The risk of your business falling victim to cybercrime has never been higher. Despite a seemingly endless parade of high profile data breaches, ransomware attacks, and phishing scams, many organizations still lack the necessary defenses to identify, prevent, or recover from an attack. The trouble is that it has become increasingly easy for would-be attackers. Anyone can hire a botnet or buy off-the-shelf malware, complete with technical support. New mobile devices, along with the ever-expanding Internet of Things, offer a wide range of insecure access points.
Although 61% of CEOs are concerned about cybersecurity, only 37% have a cyber incident response plan in place, according to PwC research.
If you acknowledge the scale of the threat and want to act, you may wonder where to start. The National Institute of Standards and Technology (NIST) has compiled a document called the Cybersecurity Framework that’s just for you.
The idea behind the Cybersecurity Framework is to encourage all kinds of organizations to pool their knowledge and work together. Originally envisioned by the U.S. government as a voluntary framework to keep critical infrastructure safe, these guidelines have since been adopted by a very wide range of different organizations from retail chains and banks to small businesses. It’s a comprehensive document that organizes best practices and security principles into a guide that’s constantly evolving to help you stay one step ahead of the cybercriminals.
“The NIST Cybersecurity Framework should be the cornerstone of your cybersecurity strategy,” says George Wrenn, CEO of CyberSaint. “It’s time to run cybersecurity as a business function with clear objectives and measures based on the gold standard national framework.”
At the heart of the Cybersecurity Framework is the idea of creating a common language. It should be easy for everyone to share their experiences, discuss new tactics, and sketch out new strategies. To that end, the framework offers a holistic set of reference points that are accessible enough for anyone to employ. Executives, IT departments, and InfoSec professionals can work together towards a common security goal.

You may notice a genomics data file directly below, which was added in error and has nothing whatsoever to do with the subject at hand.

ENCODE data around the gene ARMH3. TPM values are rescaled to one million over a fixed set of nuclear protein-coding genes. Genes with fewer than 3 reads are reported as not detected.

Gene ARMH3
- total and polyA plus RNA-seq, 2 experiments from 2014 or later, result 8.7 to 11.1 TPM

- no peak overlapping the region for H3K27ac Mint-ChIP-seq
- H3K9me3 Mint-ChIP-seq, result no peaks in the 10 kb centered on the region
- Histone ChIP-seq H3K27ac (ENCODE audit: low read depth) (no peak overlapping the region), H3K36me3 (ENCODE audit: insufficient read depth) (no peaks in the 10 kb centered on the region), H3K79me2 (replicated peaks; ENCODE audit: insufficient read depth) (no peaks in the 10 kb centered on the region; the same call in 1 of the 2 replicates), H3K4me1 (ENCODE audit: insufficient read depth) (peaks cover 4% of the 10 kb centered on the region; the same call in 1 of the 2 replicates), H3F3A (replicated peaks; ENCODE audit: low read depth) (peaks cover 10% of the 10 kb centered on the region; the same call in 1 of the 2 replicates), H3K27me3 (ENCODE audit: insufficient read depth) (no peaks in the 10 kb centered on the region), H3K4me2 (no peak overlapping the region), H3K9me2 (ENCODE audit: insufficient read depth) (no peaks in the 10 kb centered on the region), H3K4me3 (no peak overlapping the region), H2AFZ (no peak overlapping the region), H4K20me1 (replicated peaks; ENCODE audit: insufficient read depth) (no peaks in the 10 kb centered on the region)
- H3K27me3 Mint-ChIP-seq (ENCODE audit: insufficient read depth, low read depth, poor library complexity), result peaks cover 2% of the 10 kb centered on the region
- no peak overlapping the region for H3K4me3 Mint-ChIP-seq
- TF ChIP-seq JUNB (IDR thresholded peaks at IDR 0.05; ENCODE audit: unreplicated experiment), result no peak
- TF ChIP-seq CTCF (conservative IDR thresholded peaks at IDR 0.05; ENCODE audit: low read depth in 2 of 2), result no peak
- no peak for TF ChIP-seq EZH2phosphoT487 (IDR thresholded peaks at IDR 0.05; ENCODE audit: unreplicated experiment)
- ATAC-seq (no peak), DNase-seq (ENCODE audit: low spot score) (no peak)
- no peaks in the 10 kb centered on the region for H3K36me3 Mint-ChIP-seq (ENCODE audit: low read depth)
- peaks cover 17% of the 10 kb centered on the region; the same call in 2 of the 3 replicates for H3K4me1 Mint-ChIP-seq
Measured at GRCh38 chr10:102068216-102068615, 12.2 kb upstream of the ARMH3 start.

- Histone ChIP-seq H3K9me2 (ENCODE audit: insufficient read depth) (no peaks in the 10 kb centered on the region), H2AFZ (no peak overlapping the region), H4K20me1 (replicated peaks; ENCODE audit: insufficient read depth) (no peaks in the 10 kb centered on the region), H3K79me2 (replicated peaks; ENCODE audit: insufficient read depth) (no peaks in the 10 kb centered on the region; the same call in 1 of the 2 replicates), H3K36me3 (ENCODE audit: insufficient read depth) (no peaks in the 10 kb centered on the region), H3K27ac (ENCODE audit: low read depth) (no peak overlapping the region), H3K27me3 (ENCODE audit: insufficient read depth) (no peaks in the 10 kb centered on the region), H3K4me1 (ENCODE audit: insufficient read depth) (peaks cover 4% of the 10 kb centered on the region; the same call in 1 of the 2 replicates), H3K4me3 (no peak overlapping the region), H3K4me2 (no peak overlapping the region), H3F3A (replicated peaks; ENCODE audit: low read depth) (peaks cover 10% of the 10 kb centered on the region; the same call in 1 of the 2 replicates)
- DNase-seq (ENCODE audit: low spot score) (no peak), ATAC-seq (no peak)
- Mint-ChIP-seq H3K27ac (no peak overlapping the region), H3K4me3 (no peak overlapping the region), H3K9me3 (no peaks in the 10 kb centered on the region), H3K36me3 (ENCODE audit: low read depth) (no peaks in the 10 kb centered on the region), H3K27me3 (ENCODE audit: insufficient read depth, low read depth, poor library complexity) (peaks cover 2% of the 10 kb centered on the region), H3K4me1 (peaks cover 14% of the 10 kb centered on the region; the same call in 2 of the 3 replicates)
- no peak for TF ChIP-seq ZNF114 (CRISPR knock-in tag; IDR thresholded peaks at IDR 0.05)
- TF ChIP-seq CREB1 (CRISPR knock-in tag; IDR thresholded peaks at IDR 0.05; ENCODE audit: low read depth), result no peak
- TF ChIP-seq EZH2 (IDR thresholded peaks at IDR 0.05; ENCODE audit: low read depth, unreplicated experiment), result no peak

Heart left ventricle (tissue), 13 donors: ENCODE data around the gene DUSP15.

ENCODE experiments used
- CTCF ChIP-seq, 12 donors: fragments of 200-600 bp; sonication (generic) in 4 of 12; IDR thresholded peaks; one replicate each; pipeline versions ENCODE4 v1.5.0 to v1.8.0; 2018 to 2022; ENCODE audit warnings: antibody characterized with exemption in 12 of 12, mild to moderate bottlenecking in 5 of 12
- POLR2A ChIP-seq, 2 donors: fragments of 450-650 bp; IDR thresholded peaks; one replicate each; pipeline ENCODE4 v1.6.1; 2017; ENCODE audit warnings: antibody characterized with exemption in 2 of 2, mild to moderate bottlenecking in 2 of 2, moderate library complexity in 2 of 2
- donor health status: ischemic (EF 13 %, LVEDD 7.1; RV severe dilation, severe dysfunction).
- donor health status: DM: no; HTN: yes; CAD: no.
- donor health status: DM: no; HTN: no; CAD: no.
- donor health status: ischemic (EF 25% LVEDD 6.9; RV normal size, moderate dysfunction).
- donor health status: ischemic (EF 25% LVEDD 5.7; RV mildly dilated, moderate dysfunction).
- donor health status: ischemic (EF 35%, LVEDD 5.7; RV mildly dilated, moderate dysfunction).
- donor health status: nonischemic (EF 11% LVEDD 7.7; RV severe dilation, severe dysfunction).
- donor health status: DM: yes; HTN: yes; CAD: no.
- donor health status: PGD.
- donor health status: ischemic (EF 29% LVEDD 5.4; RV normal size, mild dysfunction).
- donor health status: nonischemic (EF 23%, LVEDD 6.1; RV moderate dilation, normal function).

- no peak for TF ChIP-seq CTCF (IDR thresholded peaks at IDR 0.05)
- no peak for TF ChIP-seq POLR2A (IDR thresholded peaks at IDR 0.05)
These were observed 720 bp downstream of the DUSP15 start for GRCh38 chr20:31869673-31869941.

One of the great things about NIST’s framework is that you can use it to take the temperature of your current cybersecurity efforts and immediately see if your strategy is healthy or if it needs some emergency treatment. The framework is a great base to help you establish new targets and identify areas that need improvement.
In just two years NIST’s Cybersecurity Framework reached 30% adoption and that’s set to grow to 50% by 2020, according to Gartner. The more organizations adopt the framework and share their successes and failures, the stronger the collective grows. Widespread adoption also sparks the creation of automated tools and processes.
Because cybercriminals are constantly working on new avenues of attack, it’s vital to continually improve your defensive efforts. That’s why the constantly evolving framework takes a risk-based approach that’s focused on general principles.
The Framework Core addresses five functions: Identify, Protect, Detect, Respond, and Recover. This isn’t a list to tick off as you work through it, but rather a set of functions that should be continually and concurrently addressed for a healthy cybersecurity strategy.
There are four Framework Implementation Tiers that are designed to aid organizations in moving from general reactive responses to threats to a more risk-informed strategy. This involves careful consideration of probable threats, legal and regulatory requirements, organizational constraints, and business goals.
The incredibly useful Framework Profile enables companies to uncover the differences between their current approach and their target goals for security. Once fully configured, it can accommodate an organizations goals for security balanced against their business needs and cost effectiveness.
This is just a brief overview, but you can see that the framework is easily adaptable to any industry. It offers a real opportunity to gain a big picture of your cybersecurity efforts, work towards improving them, and assess your success as you go. The battle against cybercrime is more of a race. You can’t implement a set of security guidelines and be done, you need to be proactive and work with others to ensure you stay out in front and that’s exactly what NIST’s Cybersecurity Framework is all about.
This article was originally featured in Cyber Defense Magazine >